There are many other issues about more sustainable practices that are complicated by the realities of small theaters’ budgets. For example: Productions require electrical power to run lights. How many theatrical spaces have solar panels or battery systems? Probably not a lot. This is partially because — again — that’s just not in the budget, and I’ve seen grants that will pay for everything except? capital campaigns or brick-and-mortar upgrades to a venue. That’s one place where institutions or philanthropies could help arts organizations to operate more sustainably, and make a measurable difference in the long-term carbon footprint of the performing arts.
AF: What are some of the strongest scripts (or art work) that you have come across — and why are they effective?
Palmquist: Well, of course, I’m mighty fond of my own scripts.
I’m drawn to stories or art work that make the questions (and potential answers) immediate, visceral, possible. For example, the visual/installation artist Olafur Eliasson does astounding things with ice and temperature and space — making the audience confront the changing world.
Two of my favorite plays that I think of as climate change plays (or, at least, plays about our future world) are The Children by Lucy Kirkwood and Mr. Burns by Anne Washburn. These are successful because they demonstrate the alarming capacity for humans to fail to deal appropriately or effectively with devastating change — and they put our human responses in the center of the play. I also love these plays because they don’t offer overreductive questions or oversimplified answers. They are complicated, unsettling stories about what it means to make sense of difficult moments, that challenge our role in the world, or our role in how it fails or thrives.
AF: In a HowlRound essay, Thomas Peterson argues that “the climate crisis demands new, locally specific plays to respond to the unique challenges of the place in which they are created and performed. After all, climate change impacts different places in different ways and at different times, challenging the very possibility of universal climate stories.” Do you agree?
Palmquist: Absolutely. This is one reason why I started my new play Memory of Winter. This play is set, primarily, on or near Lake Superior. People think about Northern Minnesota as somehow beyond the effects of climate change, as a “climate refuge.” But of course that’s not true. While Duluth might not see the same climate effects of, say, Las Vegas or San Diego, changes are happening there. And this may be part and parcel of why people don’t perceive the real and profound threat of the climate emergency. If we think of climate change as only one thing (melting ice caps, for example), and we don’t see that one thing anywhere near us, then it’s easy to dismiss the emergency altogether. As humans, we’re very good at minimizing changes as they happen slowly, over time. You know: frogs in pots, unable to see the threat gradually cooking us.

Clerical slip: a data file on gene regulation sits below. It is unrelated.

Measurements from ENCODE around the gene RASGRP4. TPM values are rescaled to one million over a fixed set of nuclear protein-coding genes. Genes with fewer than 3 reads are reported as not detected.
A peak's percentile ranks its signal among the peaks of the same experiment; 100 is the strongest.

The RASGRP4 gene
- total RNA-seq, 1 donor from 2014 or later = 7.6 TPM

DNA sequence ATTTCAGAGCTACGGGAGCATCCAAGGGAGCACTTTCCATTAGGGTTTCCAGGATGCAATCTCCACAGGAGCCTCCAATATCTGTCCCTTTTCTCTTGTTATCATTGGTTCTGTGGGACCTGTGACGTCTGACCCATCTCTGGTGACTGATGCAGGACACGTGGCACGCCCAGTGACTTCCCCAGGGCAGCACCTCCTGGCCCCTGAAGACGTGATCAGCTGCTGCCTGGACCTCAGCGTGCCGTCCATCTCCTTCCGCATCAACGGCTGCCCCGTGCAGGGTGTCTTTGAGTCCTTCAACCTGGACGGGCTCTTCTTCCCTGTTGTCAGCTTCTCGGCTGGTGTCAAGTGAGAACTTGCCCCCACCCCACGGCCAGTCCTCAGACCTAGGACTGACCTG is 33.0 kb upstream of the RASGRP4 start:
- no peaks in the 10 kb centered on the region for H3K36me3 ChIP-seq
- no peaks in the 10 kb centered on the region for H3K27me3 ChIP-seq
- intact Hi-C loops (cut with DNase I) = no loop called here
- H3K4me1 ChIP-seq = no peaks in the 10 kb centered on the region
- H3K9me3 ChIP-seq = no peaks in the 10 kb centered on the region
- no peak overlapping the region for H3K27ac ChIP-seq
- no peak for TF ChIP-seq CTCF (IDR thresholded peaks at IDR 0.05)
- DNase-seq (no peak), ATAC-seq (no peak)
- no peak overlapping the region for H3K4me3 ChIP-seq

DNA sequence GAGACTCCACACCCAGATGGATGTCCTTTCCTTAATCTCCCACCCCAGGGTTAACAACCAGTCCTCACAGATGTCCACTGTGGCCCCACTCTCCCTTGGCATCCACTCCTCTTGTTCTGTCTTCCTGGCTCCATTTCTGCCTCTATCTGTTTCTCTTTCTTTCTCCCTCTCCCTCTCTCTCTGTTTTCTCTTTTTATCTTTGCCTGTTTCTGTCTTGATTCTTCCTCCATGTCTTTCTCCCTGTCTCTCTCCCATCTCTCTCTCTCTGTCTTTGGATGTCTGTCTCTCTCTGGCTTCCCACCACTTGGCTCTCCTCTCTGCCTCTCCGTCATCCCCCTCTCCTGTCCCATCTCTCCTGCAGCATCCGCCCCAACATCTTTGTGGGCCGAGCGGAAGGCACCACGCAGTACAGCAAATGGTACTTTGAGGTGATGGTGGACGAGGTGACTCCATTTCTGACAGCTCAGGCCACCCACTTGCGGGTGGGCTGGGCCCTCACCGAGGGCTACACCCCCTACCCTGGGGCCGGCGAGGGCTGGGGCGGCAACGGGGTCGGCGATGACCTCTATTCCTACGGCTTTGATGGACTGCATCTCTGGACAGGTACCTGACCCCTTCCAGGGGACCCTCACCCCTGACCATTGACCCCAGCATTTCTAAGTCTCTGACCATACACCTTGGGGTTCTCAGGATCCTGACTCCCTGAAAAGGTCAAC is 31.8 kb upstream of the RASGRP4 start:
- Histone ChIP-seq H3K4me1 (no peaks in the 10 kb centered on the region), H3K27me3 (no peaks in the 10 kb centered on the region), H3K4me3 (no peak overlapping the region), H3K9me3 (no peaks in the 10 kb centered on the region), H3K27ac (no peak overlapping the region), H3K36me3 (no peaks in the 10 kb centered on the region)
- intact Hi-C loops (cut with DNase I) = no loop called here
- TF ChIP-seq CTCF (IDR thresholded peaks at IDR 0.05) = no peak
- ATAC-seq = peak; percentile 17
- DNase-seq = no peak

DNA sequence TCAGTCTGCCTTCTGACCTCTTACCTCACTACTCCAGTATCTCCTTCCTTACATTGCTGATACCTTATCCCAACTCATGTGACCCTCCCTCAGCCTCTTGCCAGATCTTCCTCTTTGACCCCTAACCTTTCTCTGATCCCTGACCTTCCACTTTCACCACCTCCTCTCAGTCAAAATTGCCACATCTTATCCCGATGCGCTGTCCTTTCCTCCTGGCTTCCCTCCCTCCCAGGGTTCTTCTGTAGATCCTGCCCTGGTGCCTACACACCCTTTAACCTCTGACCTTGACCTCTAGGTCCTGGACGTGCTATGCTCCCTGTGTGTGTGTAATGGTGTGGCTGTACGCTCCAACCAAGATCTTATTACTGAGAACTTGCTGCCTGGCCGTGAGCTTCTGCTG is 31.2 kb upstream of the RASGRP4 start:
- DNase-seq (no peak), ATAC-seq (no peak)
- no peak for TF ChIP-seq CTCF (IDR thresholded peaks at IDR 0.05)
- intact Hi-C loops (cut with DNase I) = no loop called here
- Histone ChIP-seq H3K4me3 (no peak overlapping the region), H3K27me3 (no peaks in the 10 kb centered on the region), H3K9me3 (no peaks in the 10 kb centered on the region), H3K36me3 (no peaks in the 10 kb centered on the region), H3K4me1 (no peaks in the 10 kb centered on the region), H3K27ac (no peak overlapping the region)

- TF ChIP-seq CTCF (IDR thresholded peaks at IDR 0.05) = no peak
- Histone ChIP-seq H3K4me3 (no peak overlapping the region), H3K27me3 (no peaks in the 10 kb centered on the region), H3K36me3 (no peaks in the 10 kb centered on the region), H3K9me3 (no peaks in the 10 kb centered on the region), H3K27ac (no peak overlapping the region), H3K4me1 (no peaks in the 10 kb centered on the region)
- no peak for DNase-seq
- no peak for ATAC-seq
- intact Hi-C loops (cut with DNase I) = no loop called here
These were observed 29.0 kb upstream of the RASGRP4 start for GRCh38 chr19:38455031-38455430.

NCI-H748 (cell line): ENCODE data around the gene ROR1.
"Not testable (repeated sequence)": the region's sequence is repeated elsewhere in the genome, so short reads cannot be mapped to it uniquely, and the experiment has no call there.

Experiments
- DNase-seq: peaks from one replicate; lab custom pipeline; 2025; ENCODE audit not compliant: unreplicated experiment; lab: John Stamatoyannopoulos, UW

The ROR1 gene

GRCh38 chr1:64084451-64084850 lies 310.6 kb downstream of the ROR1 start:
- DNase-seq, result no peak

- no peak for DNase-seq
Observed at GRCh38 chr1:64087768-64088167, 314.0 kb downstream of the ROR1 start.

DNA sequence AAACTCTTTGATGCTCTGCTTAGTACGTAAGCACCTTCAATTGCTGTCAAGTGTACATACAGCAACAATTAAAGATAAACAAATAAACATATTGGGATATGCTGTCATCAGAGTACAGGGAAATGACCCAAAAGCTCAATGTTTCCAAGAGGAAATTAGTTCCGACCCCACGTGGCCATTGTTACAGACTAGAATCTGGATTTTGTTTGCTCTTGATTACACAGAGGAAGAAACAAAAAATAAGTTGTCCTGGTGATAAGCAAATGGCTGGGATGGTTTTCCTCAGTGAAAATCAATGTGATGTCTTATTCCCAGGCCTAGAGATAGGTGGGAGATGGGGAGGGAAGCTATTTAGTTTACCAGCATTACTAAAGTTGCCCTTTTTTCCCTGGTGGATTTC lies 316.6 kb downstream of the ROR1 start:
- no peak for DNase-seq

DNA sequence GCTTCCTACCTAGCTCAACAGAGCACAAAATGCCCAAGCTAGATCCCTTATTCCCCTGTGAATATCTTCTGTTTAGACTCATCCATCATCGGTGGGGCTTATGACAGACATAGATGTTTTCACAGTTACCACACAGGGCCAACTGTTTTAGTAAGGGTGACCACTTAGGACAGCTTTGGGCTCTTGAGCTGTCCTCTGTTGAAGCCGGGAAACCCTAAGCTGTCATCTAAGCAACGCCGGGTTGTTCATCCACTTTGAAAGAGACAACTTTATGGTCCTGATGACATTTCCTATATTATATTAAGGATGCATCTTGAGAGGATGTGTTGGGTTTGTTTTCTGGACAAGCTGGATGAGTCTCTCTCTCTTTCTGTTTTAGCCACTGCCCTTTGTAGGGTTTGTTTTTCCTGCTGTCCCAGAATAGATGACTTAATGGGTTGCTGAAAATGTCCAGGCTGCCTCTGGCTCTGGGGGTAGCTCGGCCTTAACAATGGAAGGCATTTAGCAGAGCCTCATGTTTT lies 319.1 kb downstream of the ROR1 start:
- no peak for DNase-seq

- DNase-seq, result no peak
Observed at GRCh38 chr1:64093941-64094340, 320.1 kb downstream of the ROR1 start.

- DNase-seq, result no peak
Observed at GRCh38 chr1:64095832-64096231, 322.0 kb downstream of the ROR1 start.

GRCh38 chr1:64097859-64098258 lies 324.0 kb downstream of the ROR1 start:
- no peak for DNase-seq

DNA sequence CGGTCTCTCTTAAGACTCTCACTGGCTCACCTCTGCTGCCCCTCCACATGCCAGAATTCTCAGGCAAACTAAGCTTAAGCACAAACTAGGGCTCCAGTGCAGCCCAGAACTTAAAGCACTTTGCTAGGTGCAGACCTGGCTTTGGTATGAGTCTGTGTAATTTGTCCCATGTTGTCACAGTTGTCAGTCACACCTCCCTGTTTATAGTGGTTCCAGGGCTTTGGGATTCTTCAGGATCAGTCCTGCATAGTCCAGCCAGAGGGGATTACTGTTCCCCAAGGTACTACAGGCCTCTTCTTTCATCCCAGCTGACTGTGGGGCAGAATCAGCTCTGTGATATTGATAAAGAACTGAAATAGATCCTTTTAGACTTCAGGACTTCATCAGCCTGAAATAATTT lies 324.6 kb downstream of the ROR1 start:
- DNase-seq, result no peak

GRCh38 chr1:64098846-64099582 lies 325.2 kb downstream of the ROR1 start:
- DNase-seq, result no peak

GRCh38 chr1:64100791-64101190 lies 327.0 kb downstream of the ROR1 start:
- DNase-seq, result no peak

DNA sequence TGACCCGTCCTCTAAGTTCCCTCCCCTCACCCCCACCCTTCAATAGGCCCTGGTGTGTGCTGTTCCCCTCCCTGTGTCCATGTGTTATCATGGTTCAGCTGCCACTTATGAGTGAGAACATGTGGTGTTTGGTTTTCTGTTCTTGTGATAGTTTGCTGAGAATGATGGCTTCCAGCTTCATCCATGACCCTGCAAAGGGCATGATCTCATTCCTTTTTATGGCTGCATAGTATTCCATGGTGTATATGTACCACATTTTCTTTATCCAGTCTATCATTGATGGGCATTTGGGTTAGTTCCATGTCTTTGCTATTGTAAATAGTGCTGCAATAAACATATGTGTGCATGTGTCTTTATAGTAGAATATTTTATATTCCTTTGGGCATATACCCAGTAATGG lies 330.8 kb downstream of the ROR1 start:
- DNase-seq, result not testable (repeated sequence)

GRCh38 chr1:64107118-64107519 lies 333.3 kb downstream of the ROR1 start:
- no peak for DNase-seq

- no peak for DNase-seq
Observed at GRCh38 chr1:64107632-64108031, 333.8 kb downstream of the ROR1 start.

I also think something that we don’t talk about enough is how climate change impacts different communities inequitably. Someone might ask, how can climate change be racist? How can climate change be classist? Racism and classism is baked into the system, into the design of our cities, in the inequitable response after disasters. This is one reason why I think the art and the plays should come from the very communities that are under the greatest threat from the kinds of impacts we’re seeing in this changing world. Their stories matter, and should be in front of us.
AF: Why aren’t theater practitioners and members of the industry more politically engaged regarding the climate breakdown? Agit-prop theater has traditionally been involved in protests. In this case, one of the targets would be the power of the fossil fuel giants.
Palmquist: I suppose the real question is what it means to be politically engaged, and what political engagement looks like. Agit-prop has, to some extent, gone out of style, though the need for agit-prop has not vanished. But ultimately, I don’t think agit-prop is the only game in town. It’s like … the activists throwing soup on paintings. These are headline-catching events, and certainly that has some appeal — but what impact do these events have, past the headlines? I’m not sure.
I think it’s a genuinely useful question, though, to ask what it means to be politically engaged, and what it means to engage with the public. I’d like to broaden our definition of what “political theater” is. If the ultimate goal is to have these kinds of profound and lasting conversations with the public, then we need to have theater that matters to people, stories that matter, stories in which our audience can see themselves, and can see their role in all this.